Conference “Business and Human Rights”
organised by UEL and INDR in cooperation with the Ministry of the Economy and its National Contact Point for OECD Guidelines for Multinational Enterprises
on 22 October 2019 at 5 p.m. at the Chamber of Commerce, Luxembourg-Kirchberg
The globalization and intensification of interactions between companies and States, individuals, civil society, customers etc. have strongly enhanced the responsibility of companies, especially international ones, to protect human rights by reducing or eliminating their negative impacts in economic, social and environmental terms, and by assuring access to remedy.
The conference is part of the concrete actions set by the first National Action Plan (NAP) for the implementation of the United Nations Guiding Principles on Business and Human Rights 2018- 2019, initiated by the Ministry of Foreign and European Affairs and to which UEL and INDR have actively contributed. It follows a first conferences held by the Ministry of Foreign and European Affairs on 7 June 2019.
The conference will present the international and national contexts of the issue, as well as host a panel of economic actors. These will debate on the respect of human rights within companies, the implementation of a due diligence policy and the problems encountered, he means put into place, the remedies in case of incidents, the access to grievance and remedy mechanisms, thecompanies’ commitment to meeting their responsibilities etc. Best practices will help companies who are less aware of the issue. Working languages will be English and French.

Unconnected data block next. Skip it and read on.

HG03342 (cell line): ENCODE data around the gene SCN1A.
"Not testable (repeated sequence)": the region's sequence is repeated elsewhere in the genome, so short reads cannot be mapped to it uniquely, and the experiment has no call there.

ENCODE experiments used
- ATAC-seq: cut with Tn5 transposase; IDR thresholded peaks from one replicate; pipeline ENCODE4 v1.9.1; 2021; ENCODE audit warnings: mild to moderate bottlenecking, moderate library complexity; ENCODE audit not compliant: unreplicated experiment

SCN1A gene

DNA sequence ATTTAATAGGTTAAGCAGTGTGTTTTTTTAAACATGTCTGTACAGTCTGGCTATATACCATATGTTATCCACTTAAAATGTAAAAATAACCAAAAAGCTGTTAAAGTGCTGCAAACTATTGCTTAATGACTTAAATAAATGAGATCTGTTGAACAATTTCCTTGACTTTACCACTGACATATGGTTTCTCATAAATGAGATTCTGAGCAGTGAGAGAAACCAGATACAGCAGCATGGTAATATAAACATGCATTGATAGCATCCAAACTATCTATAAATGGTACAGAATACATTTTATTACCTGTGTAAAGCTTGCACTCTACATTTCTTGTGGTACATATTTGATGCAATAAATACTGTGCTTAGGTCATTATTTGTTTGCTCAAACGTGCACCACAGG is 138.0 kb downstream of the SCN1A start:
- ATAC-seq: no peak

For UEL and INDR, the priority is to raise the awareness of companies in order to give them the tools to recognize the expectations in this regard but also seize the opportunities that compliance with the UN Guiding Principles may present in terms of competitiveness, risk management, in particular reputational risk. The Guiding Principles do not impose legally binding obligations for companies, the reasonable due diligence put forward in the national action plan remains a voluntary approach. In order, however, to engage businesses in the pursuit of human rights diligence, UEL and INDR support company specific training initiatives. From a normative perspective the CSR labelling “Entreprise Responsable” or Responsible Company (CSR strategy,governance, social, environment), granted by INDR and supported by UEL, includes the human rights dimension. Companies are encouraged to formalise their approach through a self-check with the ESR Guide (www.esr.lu).